The satirical student publication targeting a Jewish student and falsely claiming he had authored an op-ed entitled “What About All the Good Things Hitler Did?” is merely the latest in a series of problems that Jewish and pro-Israel students have faced at Rutgers University (“Rutgers Under Bias Fire,” April 15, 2012). Jewish students have been threatened, harassed and discriminated against on campus, and the university has largely ignored these problems.
Consider how Rutgers responded to a campus program sponsored by an anti-Israel student group called BAKA. The program, entitled “Never Again for Anyone,” absurdly and offensively equated the Nazis’ genocide against the Jews with Israel’s defensive polices toward the Palestinians. The program’s content aside, the admissions policy discriminated against Jews and supporters of Israel. BAKA was never held accountable by Rutgers.
Rutgers knows about all these anti-Semitic incidents, but its response has been abysmal. When Jewish students complained, officials refused to even listen. Instead, the Jewish students were treated to a lecture about Islamophobia. They were made to feel like the aggressors, even though they had been victimized.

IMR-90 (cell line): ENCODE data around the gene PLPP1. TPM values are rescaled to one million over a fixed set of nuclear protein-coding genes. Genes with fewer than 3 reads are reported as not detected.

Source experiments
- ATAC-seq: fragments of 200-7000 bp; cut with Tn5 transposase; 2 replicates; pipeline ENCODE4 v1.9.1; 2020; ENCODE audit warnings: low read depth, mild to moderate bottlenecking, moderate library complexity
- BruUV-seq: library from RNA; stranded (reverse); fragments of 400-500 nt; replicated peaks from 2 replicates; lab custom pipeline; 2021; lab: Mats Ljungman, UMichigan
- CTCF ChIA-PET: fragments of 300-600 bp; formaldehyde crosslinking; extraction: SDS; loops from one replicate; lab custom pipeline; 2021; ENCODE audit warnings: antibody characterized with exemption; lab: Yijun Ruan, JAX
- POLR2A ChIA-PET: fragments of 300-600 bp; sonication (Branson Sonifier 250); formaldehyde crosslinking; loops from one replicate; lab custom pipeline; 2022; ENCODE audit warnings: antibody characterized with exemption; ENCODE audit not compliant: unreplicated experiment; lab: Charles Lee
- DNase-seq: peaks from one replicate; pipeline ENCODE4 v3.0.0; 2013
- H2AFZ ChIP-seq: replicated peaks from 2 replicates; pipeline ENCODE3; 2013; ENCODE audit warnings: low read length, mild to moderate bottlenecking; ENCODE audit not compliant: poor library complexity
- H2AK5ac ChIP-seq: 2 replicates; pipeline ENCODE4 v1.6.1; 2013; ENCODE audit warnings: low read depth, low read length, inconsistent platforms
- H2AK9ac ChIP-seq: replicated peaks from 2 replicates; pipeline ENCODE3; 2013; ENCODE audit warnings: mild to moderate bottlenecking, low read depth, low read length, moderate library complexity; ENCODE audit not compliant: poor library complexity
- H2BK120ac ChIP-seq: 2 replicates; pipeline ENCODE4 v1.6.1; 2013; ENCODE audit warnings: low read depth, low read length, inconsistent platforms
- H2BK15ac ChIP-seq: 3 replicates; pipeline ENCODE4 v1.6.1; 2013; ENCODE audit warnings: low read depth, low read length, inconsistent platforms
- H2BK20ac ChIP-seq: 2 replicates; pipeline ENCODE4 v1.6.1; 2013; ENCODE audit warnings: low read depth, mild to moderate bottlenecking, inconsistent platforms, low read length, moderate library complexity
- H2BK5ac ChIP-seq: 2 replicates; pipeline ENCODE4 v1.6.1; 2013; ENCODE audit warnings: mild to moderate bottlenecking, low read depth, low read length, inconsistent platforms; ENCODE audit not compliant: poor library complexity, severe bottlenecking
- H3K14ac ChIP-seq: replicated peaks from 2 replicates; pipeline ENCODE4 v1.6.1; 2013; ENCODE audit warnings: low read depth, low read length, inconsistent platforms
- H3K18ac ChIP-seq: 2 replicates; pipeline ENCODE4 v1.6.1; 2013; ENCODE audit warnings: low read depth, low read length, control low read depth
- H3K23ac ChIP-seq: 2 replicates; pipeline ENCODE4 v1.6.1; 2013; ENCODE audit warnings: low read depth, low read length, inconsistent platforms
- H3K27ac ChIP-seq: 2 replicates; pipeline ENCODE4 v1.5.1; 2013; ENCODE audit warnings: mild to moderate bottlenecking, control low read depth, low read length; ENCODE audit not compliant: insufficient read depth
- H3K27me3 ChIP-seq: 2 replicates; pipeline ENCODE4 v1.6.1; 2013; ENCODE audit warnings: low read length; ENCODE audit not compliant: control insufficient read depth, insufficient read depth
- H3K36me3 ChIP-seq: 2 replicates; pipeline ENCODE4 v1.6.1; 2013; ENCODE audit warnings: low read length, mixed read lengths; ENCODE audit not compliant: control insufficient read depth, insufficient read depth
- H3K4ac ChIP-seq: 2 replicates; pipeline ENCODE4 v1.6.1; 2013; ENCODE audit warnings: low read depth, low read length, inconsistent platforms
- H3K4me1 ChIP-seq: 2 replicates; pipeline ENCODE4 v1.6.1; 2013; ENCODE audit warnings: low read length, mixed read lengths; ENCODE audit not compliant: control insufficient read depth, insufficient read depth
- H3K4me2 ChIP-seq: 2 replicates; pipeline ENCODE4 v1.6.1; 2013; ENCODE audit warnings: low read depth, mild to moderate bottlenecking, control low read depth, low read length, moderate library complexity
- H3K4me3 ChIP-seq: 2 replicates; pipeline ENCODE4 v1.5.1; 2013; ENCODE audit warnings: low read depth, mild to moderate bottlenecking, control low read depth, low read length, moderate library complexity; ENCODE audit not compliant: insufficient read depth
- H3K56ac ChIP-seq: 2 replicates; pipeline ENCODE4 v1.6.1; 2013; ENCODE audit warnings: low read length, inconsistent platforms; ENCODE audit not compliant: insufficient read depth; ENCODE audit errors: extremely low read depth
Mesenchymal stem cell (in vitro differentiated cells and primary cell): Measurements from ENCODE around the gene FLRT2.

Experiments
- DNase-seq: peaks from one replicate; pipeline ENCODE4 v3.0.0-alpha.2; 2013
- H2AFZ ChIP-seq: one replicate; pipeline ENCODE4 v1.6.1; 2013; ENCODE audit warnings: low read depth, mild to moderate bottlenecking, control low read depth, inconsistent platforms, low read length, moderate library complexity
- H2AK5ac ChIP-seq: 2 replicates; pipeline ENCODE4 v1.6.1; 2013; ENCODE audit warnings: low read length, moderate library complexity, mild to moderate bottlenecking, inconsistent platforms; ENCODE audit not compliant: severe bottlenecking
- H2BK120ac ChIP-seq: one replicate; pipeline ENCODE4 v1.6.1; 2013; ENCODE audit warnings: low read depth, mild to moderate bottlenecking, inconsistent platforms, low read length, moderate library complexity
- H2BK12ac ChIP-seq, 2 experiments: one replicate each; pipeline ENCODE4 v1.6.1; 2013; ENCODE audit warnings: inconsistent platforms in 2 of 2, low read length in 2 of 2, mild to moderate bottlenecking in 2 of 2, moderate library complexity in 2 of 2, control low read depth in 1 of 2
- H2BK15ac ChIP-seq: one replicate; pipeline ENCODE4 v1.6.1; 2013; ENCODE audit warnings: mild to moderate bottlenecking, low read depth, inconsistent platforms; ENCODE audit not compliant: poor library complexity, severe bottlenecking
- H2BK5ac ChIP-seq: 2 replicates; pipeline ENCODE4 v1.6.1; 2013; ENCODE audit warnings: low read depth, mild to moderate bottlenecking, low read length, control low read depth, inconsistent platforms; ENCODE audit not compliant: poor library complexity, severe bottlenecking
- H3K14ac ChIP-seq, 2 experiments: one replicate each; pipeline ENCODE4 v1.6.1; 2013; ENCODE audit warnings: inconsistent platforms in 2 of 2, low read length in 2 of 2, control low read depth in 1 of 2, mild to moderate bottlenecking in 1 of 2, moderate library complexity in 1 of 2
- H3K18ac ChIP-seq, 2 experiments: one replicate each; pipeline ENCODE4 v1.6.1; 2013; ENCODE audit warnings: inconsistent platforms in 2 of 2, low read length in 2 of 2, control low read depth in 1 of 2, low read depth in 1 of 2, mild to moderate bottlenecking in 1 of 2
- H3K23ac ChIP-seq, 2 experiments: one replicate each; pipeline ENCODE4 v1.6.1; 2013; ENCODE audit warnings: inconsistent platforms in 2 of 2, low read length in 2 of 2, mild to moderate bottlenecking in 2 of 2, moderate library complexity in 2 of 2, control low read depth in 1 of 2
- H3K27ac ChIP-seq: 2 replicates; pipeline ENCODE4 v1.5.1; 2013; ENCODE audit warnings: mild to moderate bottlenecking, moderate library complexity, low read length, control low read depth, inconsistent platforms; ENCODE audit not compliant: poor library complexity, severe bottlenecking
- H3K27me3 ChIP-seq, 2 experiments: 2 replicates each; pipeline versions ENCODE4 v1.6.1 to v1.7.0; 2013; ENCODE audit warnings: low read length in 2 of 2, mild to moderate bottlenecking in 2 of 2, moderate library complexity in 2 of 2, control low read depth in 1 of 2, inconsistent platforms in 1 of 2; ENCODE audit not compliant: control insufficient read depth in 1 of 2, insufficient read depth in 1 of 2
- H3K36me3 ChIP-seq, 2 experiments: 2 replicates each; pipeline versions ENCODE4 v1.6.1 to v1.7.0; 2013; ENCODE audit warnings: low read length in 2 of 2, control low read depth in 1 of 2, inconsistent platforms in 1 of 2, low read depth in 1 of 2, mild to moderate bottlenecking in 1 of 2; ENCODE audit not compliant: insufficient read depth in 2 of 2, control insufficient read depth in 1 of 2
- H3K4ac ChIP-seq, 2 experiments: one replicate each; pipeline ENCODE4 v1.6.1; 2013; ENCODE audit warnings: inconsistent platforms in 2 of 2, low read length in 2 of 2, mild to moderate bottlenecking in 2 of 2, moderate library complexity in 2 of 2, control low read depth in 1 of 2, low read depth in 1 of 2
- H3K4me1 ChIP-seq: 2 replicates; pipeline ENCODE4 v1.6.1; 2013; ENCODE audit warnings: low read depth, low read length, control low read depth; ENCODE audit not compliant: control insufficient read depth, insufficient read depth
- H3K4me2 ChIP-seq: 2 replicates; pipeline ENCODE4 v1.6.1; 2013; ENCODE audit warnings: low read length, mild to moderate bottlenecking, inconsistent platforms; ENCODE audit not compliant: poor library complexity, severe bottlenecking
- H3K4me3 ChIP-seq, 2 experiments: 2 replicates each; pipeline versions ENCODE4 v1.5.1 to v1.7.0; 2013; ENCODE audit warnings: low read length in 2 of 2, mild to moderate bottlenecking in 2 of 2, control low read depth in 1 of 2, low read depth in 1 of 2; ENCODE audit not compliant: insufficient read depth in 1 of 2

When speakers and programs demonize Jews or Israel, university leadership must publicly condemn them as anti-Semitic, and also condemn the perpetrators. In addition, Rutgers should enforce its own policies, so that when Jewish students are threatened or discriminated against, the wrongdoers are held accountable.
Rutgers needs to educate its staff and students about the meaning and effect of anti-Semitism, and finally recognize that it’s a problem on campus that the university is committed to remedying.